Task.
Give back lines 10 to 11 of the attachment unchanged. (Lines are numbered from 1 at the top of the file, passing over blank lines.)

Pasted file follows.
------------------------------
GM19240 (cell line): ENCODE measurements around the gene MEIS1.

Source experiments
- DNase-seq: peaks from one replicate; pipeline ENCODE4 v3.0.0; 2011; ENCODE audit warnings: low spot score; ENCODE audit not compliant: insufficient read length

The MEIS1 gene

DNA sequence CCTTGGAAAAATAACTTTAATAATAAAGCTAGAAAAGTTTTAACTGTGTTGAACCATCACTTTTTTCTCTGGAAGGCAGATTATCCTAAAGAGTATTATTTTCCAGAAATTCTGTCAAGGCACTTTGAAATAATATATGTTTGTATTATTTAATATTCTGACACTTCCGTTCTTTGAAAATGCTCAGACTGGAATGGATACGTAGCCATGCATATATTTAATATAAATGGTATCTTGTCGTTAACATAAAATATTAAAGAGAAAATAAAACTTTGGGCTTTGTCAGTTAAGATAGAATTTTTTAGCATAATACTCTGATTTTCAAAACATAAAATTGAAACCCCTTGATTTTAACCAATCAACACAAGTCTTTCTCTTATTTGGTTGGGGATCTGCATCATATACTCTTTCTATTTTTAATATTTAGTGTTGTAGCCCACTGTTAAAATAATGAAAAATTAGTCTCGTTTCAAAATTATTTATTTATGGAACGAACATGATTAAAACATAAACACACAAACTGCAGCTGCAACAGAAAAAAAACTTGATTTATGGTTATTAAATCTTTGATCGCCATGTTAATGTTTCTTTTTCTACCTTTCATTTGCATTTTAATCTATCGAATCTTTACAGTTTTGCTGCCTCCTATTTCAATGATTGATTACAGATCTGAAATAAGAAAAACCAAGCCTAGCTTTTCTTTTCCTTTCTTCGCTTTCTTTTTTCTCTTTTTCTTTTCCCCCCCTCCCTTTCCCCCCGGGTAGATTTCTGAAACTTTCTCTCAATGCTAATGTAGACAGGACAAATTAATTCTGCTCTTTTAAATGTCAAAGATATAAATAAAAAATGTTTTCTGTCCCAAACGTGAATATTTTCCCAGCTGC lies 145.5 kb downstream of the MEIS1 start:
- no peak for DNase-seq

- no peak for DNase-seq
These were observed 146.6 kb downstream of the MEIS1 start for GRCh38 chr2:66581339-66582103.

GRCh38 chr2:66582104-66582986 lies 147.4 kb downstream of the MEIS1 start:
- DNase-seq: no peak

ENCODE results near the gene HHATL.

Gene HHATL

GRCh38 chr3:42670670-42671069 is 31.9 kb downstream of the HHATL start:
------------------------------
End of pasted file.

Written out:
- DNase-seq: no peak

ENCODE results near the gene HHATL.